Guest Post By: Jamie Boyle, MSEJ Assistant Editor
The inability of military spouses to establish a career continues to be a leading issue within the community. While the unemployment rate amongst post 9/11 veterans is on a decline, the percentage of joblessness attributed to those married to service members continues to hover somewhere between 12 and 26 percent, based on various studies.
It has been said that the definition of insanity is doing the same thing over and over again while expecting different results. From the outside it’s easy to see when someone else is repeating the same course of action and getting nowhere. However, when it comes to our own concerns we tend to be blind to our repetitively ineffectual actions. That’s why it’s important to have someone on the outside who can take a second look and see if there are adjustments that you can make to yield better results.
This is where we come in. We – Corporate America Supports You (CASY) and Military Spouse Corporate Career Network (MSCCN), are in the business of getting military-affiliated job seekers (veterans and military spouses) hired. And did we mention – all of our programs and services are completely free.
At CASY & MSCCN, we focus specifically on helping job candidates identify their goals and see the employment outlook clearly. Employment Specialists, the training department, Recruiter ConnectTM Specialists, and our executive team offer expertise and advice on employment topics. The leading topic we consistently deal with? The candidate resume.
“The resume is the single most important professional document you own. It determines your earning potential,” Amy Rossi, CASY-MSCCN Training Manager and MSCCN Co-Founder, said.
The resume has the biggest impact on your ability to get the job you want, to be compensated accordingly, and get promoted. So, we take the resume pretty seriously and provide thoughtful and up-to-date advice regarding how to craft them. You may get fluff recommendations from some people out there, but our organization focuses on providing quality advice to help candidates improve their resumes.
And most candidates take that advice, but some don’t. Those candidates continue to send out the same old resume again and again expecting different results. Remember the definition of insanity?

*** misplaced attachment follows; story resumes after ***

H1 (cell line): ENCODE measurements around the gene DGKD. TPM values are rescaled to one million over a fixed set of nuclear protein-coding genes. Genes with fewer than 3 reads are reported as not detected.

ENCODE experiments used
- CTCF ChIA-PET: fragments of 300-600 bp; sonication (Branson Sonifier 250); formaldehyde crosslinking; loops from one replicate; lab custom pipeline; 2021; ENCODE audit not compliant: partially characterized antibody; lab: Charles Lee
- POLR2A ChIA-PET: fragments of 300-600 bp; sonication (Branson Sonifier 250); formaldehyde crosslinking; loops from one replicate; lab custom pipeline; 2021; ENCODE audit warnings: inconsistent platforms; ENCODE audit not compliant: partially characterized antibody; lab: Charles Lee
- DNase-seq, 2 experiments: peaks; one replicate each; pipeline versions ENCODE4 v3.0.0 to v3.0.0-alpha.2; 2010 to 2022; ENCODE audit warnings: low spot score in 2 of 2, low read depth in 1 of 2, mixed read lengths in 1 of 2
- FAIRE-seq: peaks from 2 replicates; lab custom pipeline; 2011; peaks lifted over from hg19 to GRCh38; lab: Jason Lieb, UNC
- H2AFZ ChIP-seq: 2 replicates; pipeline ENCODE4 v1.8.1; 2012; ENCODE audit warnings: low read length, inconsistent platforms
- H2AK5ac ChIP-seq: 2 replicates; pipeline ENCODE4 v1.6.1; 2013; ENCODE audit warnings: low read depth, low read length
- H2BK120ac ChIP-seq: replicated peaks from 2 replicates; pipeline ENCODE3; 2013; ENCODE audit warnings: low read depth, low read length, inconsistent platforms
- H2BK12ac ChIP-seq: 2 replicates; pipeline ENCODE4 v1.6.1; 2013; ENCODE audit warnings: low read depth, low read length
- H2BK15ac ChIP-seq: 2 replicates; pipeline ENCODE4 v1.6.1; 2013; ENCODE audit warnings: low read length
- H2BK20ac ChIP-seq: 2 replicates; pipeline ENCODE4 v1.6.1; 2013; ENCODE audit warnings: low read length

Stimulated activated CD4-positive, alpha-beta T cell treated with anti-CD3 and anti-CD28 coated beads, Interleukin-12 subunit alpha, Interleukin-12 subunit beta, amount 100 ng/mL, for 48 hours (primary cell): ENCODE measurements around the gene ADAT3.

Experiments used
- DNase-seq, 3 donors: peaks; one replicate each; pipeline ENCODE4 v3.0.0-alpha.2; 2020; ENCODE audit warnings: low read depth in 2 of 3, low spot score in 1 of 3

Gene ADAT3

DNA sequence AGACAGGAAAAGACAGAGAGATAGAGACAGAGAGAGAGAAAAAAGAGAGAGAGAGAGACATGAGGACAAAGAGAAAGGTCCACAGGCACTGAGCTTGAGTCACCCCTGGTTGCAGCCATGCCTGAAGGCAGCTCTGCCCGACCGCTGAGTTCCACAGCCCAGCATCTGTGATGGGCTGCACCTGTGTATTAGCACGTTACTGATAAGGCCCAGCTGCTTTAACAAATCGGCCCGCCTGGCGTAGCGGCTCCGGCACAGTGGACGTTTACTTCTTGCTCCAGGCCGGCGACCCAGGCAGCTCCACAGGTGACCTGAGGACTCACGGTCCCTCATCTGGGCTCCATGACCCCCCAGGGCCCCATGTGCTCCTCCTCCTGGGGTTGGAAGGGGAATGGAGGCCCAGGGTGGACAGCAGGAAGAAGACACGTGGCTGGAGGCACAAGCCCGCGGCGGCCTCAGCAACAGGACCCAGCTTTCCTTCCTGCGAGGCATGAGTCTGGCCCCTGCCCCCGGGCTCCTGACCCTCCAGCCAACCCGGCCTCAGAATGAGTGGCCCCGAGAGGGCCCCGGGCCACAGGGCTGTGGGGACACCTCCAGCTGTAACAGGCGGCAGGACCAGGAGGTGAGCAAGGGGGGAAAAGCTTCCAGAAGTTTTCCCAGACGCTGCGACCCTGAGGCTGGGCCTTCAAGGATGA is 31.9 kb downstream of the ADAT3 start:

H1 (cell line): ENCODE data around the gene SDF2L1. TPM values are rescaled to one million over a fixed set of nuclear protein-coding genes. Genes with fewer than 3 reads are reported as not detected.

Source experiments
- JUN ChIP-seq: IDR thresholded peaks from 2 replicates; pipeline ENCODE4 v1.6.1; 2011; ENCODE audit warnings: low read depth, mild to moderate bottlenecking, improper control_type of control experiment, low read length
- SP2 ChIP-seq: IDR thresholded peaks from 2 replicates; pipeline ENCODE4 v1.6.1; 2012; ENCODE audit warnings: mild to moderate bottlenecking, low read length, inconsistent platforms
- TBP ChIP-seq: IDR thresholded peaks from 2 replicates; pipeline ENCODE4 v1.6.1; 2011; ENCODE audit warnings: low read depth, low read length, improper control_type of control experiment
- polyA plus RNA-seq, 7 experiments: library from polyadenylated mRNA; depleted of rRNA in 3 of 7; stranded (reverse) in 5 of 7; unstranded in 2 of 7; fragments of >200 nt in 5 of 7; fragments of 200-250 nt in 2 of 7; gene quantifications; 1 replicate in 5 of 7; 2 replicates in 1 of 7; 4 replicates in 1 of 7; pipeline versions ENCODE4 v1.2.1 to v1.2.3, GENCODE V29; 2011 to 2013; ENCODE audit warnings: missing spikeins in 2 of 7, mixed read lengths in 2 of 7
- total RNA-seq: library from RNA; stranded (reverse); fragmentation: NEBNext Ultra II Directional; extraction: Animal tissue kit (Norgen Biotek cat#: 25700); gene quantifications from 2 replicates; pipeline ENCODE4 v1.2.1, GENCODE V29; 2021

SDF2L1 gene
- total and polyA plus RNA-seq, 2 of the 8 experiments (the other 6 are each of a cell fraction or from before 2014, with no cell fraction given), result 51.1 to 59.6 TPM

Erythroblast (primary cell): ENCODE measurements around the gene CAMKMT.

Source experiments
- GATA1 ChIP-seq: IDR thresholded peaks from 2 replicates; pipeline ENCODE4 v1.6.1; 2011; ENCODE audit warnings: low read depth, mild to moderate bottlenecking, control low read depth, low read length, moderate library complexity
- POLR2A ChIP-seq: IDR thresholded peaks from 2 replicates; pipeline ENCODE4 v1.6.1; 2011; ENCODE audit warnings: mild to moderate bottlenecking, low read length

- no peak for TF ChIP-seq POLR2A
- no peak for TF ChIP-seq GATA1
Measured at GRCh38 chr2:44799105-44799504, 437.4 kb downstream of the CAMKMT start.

If you are one of those candidates who has been reluctant to update your resume, let me give you some reasons to reconsider:
- We know what we are talking about. Occasionally, we hear from applicants that we don’t understand the market, or that this resume has worked in the past (though it’s not working now). Our independent contractors understand what does and doesn’t work typically. We know how to target resumes and get results as our numbers show. So, try it our way. If it doesn’t work, we can always go another avenue, but it benefits you to listen to the proposed changes and TRY to implement them.
- It’s not about your ego. The resume isn’t about you. Yes, it’s about your work history, your accolades, and your education, but more importantly it’s about showing how those aspects satisfy the employer’s needs, not yours. It doesn’t matter what you want the resume to say about you. It does matter that the resume truthfully shows how you fulfill the employer’s needs. That’s how you get an interview. (See Amy Rossi’s article on ego driven resumes.)
- We talk to employers and receive direct feedback from them. Remember how I said we know what we are talking about? Well, it’s not just that we follow trends and do our homework (which we do), we also have an in and talk to other people who know what they are talking about. Hiring managers and recruiters provide us with direct feedback that we use to better serve candidates. Our resume advice doesn’t occur in a vacuum.
- Yes, grammar and formatting do matter. I’ve heard an applicant say, “But I’m such a stellar candidate, they won’t care if there are errors in my resume.” The reality is it’s still an employer’s market. A sloppily written or poorly formatted resume can land you in the “reject” pile no matter how incredibly awesome you may be. Let me be clear: grammar and formatting are not as important as content, but they are an easy way for a resume to be dismissed when a hiring manager is reviewing 200 resumes. You might end up number 26 out of the 25 they call to interview.
If you aren’t sure about updating your resume — maybe you don’t have the time, maybe you don’t feel like it — reconsider.
If the resume you have isn’t getting the results you want it is a signal that it’s time to make some changes. Revise your resume based on an outsider’s advice, send it out, and see what happens. We know what happens when we keep doing the same thing over and over again, and based on the number of candidates CASY & MSCCN successfully served last year, we have a good idea what happens when candidates take our advice.
To connect with a CASY-MSCCN Employment Specialist, visit the organization’s site at: Military-Affiliated Job Seekers